History and Geography of St Lucia
St. Lucia is of volcanic origin and around Soufriere in the South west, you can still see boiling bubbling mud pools escaping Sulphur and other gases. The volcanic crater is one of the islands main tourist attractions. The islands interior is wooded and mountainous, with Mount Gimmie (3118 ft) being the highest point on the island. Mountains run North to South with many rivers and streams running off them through fertile valleys running east to west.
The "Twin" Pitons - "St. Lucia's Pyramids" are another spectacular landmark. They are on either side of Soufriere bay and their perspective changes as you view from different angles as you journey around them. The lush rain forests are now largely restricted to higher slopes of the mountains are only accessible by foot.
The original settlers of the island migrated from the northeastern shores of the South American continent between 1000 and 500 B.C. These people were simple farmers and fishermen. Today, over 12 archaeological sites on the island bear witness to this ancient civilization. Remains of their culture consist primarily of domestic and ceremonial artifacts, ceramic objects and enigmatic cave drawings.
By the ninth century A.D., the Carib Indians had begun to advance through the southern Caribbean islands. These fierce warriors also migrated from South America, but their rapid rise to supremacy was achieved in a relatively short time. When the first Europeans arrived, it was the Caribs who greeted them.
The island was claimed by both the British and the French throughout the 17th and 18th century. When an English colony was formed in 1638 it was wiped out by the native Carib Indians in 1640.
About 1650, the French arrived and had claimed the island for the French West India Company.The British did not accept this and challenged the French in battle 14 times. The island's first settlements and towns were all French, beginning with Soufriere in 1746. By 1780, twelve settlements and a large number of sugar plantations had been established. After further bitter fighting with France, the British gained control of the island in 1814.
St. Lucia was a member of the Windward Islands Federation until 1959, and also a member of the West Indies Federation from 1958 to 1962. The island was granted associated statehood in 1967, Britain retained responsibility for its defense and foreign affairs.By 1979 St. Lucia became an independent state within the commonwealth, and today is a member of the Organization of Eastern Caribbean States (O.E.C.S)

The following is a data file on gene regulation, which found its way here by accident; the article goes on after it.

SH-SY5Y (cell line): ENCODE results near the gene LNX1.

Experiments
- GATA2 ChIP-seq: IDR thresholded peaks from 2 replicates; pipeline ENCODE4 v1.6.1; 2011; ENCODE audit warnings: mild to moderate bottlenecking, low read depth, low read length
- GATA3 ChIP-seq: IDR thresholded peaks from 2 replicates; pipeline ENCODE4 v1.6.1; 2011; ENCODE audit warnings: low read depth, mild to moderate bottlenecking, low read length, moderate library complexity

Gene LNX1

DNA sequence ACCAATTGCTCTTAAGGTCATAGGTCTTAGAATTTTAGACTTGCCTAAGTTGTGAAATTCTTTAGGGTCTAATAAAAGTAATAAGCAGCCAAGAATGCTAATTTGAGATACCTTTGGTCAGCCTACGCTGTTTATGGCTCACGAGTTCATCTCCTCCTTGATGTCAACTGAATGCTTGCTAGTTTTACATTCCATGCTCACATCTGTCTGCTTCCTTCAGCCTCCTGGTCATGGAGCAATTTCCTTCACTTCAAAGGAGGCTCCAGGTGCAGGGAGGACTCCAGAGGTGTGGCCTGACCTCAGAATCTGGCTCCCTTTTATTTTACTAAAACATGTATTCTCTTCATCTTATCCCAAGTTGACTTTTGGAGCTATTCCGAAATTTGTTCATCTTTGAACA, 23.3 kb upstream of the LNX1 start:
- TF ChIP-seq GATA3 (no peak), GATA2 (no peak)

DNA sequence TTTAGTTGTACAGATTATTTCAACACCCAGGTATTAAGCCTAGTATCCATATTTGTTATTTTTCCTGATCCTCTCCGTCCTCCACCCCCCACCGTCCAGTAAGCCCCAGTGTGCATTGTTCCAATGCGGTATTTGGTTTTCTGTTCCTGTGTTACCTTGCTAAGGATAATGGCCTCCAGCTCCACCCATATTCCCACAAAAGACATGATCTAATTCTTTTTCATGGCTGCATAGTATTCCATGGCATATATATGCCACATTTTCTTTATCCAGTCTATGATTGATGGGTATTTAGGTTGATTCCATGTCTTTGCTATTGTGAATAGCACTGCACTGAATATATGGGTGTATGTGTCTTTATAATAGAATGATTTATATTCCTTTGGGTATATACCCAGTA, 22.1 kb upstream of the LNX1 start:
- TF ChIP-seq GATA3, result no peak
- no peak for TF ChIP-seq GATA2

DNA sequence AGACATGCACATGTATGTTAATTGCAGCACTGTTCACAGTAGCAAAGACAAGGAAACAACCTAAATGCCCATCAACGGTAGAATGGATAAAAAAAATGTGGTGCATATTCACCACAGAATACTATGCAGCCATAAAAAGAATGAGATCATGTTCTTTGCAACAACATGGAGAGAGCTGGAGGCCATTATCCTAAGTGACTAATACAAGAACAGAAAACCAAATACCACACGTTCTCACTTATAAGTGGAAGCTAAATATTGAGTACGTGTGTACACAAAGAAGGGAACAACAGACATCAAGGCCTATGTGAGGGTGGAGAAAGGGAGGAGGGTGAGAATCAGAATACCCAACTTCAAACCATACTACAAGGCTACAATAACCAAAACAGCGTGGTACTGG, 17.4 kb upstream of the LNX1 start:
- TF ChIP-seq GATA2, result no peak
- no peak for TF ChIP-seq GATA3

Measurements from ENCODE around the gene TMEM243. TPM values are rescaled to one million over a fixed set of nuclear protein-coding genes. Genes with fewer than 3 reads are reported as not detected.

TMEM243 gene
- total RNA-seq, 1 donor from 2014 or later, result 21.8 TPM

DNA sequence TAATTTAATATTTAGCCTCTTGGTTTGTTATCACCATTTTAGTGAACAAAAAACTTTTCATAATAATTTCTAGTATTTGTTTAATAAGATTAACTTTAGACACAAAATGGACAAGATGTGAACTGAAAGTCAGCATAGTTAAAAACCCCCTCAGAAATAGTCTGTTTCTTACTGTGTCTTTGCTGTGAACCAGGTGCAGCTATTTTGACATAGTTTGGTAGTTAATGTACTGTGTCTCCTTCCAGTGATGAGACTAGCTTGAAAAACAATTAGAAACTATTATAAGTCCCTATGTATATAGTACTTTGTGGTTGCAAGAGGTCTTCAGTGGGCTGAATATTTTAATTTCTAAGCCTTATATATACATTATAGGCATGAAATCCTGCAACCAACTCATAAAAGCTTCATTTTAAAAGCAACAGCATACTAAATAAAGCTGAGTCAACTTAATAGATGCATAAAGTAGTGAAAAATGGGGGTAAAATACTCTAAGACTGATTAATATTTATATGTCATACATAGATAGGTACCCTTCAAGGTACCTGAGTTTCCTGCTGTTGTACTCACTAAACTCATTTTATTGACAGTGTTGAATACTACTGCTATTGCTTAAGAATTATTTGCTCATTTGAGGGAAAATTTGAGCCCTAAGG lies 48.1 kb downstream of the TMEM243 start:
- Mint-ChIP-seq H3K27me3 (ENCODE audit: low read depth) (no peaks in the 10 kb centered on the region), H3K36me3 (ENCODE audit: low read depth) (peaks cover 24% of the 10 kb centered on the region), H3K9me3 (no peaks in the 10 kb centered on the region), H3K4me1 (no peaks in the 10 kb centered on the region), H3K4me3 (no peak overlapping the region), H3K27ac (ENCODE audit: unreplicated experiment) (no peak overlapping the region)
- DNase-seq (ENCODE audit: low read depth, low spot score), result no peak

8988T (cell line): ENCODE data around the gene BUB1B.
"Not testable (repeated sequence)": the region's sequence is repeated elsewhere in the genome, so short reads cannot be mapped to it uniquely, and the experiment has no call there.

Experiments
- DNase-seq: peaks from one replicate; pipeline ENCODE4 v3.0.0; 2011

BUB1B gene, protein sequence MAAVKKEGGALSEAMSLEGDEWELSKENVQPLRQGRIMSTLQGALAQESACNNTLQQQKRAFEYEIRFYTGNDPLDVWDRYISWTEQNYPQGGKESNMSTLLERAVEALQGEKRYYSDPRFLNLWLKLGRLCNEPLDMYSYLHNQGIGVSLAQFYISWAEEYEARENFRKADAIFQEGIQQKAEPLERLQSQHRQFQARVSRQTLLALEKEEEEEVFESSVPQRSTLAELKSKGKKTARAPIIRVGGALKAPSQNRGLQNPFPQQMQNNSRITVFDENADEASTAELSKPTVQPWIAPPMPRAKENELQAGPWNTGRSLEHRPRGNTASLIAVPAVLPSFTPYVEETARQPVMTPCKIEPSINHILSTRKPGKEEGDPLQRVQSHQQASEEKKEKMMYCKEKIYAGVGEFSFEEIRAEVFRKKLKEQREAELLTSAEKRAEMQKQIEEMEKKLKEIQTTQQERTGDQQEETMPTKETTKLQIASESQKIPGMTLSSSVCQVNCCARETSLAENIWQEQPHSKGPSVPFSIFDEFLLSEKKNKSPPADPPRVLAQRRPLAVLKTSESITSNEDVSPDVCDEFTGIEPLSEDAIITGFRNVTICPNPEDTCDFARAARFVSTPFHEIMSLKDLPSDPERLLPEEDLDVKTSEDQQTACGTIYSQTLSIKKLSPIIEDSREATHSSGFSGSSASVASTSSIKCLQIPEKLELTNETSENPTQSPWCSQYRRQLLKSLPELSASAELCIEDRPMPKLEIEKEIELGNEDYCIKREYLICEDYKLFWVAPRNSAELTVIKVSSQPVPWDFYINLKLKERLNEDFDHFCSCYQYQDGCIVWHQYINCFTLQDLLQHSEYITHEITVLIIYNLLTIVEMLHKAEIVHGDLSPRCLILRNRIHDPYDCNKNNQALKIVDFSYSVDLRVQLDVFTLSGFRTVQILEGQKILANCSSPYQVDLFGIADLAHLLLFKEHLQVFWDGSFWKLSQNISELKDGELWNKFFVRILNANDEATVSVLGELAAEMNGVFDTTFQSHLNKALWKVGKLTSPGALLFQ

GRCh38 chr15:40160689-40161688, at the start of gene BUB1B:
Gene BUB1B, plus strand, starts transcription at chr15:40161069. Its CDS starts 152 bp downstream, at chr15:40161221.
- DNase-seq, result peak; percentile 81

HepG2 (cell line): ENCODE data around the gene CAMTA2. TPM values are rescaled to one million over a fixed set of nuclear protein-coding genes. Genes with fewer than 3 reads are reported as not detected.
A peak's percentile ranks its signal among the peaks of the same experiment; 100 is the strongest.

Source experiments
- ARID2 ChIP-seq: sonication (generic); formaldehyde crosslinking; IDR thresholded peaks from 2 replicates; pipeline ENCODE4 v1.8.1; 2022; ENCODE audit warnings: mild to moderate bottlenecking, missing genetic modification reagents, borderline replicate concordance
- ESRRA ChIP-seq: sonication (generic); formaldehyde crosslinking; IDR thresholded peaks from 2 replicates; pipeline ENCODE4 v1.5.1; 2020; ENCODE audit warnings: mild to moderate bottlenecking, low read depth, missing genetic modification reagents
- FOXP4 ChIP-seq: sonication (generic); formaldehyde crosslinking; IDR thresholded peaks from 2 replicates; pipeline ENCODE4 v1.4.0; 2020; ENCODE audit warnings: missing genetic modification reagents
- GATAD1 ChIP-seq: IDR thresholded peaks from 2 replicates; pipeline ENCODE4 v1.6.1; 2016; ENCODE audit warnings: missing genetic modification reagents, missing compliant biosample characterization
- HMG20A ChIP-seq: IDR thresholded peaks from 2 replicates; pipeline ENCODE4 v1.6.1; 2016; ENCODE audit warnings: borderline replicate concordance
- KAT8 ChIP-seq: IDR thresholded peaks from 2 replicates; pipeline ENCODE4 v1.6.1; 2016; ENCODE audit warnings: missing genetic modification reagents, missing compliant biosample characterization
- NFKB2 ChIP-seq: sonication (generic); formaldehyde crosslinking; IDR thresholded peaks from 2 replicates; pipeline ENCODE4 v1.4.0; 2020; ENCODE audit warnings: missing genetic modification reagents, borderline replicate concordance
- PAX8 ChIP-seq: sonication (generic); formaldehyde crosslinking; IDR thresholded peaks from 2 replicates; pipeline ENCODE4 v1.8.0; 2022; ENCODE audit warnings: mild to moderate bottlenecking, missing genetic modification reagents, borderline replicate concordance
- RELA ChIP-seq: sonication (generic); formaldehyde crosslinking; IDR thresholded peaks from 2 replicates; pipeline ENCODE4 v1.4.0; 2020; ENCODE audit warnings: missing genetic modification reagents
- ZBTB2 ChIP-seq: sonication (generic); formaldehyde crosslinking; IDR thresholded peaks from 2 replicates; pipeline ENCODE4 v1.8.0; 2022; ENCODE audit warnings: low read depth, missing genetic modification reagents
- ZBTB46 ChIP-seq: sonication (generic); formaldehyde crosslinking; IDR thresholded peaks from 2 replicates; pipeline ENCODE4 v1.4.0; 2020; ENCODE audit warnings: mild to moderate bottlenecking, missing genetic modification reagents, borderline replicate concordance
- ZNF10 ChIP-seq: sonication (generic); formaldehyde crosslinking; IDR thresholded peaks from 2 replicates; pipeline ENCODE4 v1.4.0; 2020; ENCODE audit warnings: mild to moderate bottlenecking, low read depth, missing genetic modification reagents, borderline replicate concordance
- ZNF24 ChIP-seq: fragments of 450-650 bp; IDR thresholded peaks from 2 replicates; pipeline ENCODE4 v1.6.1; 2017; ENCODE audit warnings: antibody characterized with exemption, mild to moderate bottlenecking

Culture And Entertainment
St. Lucian's have natural artistry, evident in wonderfully woven baskets, rugs and hats, ornate jewellery. A craft exhibition is held every year as part of independence day celebrations, which takes place in February, either at Pointe Seraphine or The Castries Town Hall. Fine art exhibitions are held at the Castries Town Hall throughout the year. Calypso competition is now held is July: celebrates news, events, politics and gossip, while it might be difficult to catch the lyrics, you will enjoy the beat. Continue...
The overwhelming majority of the population are of African descent, their ancestors were brought to the island as slaves. Less than a tenth are mixed European and Black African Blood, and a small percentage are Asian and Europeans. The French influence remains strong in both in many of the island's names and the island's predominant religion.
Most people are Roman Catholics but there are also many churches of various denominations Anglicans and Seventh Day Adventist. English is the official language but because of the historical influence of the French, a French patois (a dialect of Creole) is largely spoken. Castries is the capital and main population center with Soufriere and Vieux- Fort, the other main towns. Just over half the population lives in rural communities, but there is a steady move towards urban areas. More than a third of the population under the age of 15 years and two thirds under the age of 30 years